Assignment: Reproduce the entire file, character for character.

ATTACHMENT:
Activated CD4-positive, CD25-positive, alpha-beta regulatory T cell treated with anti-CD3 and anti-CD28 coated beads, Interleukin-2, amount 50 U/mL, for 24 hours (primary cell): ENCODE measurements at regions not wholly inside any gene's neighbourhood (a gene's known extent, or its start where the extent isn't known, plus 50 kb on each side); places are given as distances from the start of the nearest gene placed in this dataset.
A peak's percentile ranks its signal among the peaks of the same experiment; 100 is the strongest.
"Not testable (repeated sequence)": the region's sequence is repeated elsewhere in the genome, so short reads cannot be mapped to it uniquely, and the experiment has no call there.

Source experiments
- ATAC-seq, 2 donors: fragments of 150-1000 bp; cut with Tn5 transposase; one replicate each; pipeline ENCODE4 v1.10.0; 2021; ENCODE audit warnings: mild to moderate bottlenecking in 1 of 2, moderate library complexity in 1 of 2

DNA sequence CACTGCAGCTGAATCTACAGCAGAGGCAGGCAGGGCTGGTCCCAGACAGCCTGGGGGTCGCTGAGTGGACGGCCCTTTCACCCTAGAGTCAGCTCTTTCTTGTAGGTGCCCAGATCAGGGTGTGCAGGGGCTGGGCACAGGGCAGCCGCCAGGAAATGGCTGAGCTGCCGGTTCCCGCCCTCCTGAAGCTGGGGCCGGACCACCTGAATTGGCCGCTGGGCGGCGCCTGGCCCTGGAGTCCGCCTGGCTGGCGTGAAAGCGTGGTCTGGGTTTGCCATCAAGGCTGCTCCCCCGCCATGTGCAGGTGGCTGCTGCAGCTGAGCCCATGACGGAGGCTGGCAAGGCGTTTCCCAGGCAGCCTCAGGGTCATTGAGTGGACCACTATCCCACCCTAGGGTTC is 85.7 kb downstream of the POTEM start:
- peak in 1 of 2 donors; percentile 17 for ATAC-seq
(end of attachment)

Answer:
Activated CD4-positive, CD25-positive, alpha-beta regulatory T cell treated with anti-CD3 and anti-CD28 coated beads, Interleukin-2, amount 50 U/mL, for 24 hours (primary cell): ENCODE measurements at regions not wholly inside any gene's neighbourhood (a gene's known extent, or its start where the extent isn't known, plus 50 kb on each side); places are given as distances from the start of the nearest gene placed in this dataset.
A peak's percentile ranks its signal among the peaks of the same experiment; 100 is the strongest.
"Not testable (repeated sequence)": the region's sequence is repeated elsewhere in the genome, so short reads cannot be mapped to it uniquely, and the experiment has no call there.

Source experiments
- ATAC-seq, 2 donors: fragments of 150-1000 bp; cut with Tn5 transposase; one replicate each; pipeline ENCODE4 v1.10.0; 2021; ENCODE audit warnings: mild to moderate bottlenecking in 1 of 2, moderate library complexity in 1 of 2

DNA sequence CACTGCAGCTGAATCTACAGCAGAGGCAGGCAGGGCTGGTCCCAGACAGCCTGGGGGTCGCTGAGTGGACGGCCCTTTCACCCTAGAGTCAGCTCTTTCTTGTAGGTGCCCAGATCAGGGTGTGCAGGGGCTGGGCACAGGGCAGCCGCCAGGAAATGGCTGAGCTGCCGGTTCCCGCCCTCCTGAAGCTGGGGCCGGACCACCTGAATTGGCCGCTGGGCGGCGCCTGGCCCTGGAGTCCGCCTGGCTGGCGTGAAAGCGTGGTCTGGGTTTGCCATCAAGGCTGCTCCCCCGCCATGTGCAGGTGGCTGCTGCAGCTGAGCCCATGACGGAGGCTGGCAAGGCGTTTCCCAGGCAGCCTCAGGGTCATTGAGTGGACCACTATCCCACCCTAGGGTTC is 85.7 kb downstream of the POTEM start:
- peak in 1 of 2 donors; percentile 17 for ATAC-seq